In the parallel session, ‘In-service and Pre-service English Language Teacher Education’, the room split into two groups to discuss the best way forward for in-service and pre-service teacher education.
One recomendation that came out was that Teacher Educators should come from schools and not from institutes or universities. They should be good teachers with a lot of practical experience and not traditional academics with doctorate degrees. What do you think?
Who is going to select these teachers? How to select them?
Should teachers be allowed to nominate themselves?
How do we replace the good teachers who we take out to become teacher educators?
Your comments please.
Prof. Siddiqui, Chair of the National Council for Teacher Education (NCTE)talked about the development of new curriculum framework for teacher education in India that he hopes will be implemented nation wide over the next 3 to 4 years.
He says pre-service, in-service and professsional development of teachers must be considered as a continuum of teacher education.
He says there has been a shift towards a more constructivist approach to learning. He recognises a need to enhance language competence and a need to give space for teachers to become reflective practitioners.
Professor Siddiqui recommends a 2 years post graduation teacher training programme, or 4- 5 years for school leavers (after plus 2).
How many years pre-service training do you think teachers need?
Dr Martin Wedell, Senior Lecturer, University of Leeds presented a session around planning for change in education.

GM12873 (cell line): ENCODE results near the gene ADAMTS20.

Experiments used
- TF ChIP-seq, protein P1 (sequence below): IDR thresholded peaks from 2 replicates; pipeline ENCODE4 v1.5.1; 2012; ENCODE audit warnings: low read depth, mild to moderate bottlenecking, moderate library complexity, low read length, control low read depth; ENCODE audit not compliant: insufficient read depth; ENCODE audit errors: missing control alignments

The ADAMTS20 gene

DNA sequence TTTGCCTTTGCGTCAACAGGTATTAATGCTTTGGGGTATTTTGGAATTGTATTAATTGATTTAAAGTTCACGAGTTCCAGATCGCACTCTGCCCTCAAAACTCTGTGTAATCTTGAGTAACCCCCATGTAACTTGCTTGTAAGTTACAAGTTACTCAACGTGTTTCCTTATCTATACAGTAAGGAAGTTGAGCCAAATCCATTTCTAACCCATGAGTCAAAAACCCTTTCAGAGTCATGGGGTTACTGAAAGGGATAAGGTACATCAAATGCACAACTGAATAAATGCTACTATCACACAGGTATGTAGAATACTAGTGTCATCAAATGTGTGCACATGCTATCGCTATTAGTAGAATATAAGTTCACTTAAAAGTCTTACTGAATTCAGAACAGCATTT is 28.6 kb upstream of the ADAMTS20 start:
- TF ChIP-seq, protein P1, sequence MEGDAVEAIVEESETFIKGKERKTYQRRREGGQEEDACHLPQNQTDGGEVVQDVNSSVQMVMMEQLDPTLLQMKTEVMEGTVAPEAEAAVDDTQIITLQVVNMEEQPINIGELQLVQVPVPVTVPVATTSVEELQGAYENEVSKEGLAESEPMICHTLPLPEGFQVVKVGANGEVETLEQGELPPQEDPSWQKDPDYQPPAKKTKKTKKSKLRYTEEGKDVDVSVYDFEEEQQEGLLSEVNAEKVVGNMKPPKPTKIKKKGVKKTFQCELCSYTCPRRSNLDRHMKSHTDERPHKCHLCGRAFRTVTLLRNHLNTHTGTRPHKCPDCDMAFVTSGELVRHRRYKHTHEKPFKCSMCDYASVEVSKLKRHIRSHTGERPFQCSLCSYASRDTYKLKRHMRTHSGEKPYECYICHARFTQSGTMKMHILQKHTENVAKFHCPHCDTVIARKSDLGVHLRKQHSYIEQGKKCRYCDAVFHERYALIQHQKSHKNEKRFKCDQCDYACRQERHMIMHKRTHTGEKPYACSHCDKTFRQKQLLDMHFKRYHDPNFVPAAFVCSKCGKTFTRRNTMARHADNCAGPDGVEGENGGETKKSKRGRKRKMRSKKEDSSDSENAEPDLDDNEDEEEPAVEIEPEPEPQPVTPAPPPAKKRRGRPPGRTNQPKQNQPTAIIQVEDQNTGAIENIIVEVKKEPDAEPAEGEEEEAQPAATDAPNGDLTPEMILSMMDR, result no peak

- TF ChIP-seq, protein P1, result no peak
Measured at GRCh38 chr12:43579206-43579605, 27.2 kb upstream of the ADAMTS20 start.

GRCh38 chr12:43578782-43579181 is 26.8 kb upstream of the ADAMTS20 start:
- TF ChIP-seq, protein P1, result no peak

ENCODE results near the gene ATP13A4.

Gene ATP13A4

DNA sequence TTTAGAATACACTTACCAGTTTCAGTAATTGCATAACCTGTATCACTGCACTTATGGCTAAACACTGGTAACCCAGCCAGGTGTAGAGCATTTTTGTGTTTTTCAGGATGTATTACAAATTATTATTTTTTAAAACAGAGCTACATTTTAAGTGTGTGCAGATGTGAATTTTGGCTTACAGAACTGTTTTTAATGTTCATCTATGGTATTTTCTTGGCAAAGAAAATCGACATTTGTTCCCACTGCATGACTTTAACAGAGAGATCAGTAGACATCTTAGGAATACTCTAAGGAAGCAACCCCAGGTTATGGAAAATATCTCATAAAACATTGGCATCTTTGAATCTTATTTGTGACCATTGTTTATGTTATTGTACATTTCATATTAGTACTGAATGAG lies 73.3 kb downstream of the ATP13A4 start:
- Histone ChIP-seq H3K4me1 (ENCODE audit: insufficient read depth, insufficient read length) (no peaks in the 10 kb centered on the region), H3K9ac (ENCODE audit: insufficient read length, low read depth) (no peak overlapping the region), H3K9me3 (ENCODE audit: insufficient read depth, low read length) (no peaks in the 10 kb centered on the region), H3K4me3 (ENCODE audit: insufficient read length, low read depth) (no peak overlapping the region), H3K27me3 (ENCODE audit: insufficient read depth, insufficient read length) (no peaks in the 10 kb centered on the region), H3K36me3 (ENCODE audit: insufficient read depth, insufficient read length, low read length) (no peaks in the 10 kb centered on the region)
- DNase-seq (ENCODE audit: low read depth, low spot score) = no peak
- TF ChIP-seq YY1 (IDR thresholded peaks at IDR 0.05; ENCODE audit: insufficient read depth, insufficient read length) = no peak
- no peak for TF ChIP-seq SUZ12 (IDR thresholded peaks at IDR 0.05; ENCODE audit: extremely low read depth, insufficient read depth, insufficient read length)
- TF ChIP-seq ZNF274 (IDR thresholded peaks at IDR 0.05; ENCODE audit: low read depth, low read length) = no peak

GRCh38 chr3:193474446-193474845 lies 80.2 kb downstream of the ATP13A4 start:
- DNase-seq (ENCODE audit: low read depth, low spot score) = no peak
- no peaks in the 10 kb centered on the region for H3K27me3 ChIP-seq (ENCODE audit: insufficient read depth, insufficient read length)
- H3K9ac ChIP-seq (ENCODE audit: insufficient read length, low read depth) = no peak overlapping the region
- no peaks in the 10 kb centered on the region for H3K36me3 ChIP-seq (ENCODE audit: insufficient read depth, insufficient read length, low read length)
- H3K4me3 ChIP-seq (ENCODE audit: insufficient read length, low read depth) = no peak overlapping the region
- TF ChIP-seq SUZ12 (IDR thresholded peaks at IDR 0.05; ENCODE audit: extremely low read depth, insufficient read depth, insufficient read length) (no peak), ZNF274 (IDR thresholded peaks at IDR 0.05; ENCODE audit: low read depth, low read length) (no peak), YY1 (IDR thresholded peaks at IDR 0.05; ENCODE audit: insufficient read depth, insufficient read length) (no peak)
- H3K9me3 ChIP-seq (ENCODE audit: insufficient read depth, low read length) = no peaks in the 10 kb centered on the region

He said that we are better at planning for change than seeing change in practice.
He also said change is unlikely to be identically implemented and that ultimately it is what teachers do in classrooms that determines what changes have taken place.
The neglect of how people actually experience change as distinct from how it might have been intended is at the heart of the spectacular failure of most social and educational change policies.
Transition is a complex process – changing teachers to facilitators – we often think that training will take care of that. But it is also a matter of systemic support – both visible and invisible.
Societal expectations and assessment systems must also change as well as the teachers and their teaching to ensure successful change processes.
Stephen Jenner, Deputy Head Corporate Training, British Council India, poses this question as one of the parallel speakers for the Session ‘Meeting the Recruitment Challenge’.
Stephen stresses the need for a global benchmarking tool and suggests the CEF, or rather ‘CF’ as it is more commonly being referred to.
Stephen summarises the BPO recruiter’s daily challenge:
1. I need people with good English, but what does that mean?
2. What exactly are the communication skills I need for this specific process?
3. What do I do with borderliners?
4. How do I transform new recruits into first class employees?
We would love to hear your ideas, suggestions and answers to these questions! Keep your comments coming in…
I want to draw your attention to Manish Sabharwal’s presentation at the Third Policy Dialogue, Session 3, Building Skills for Employability. Manish is CEO and President of Team Lease.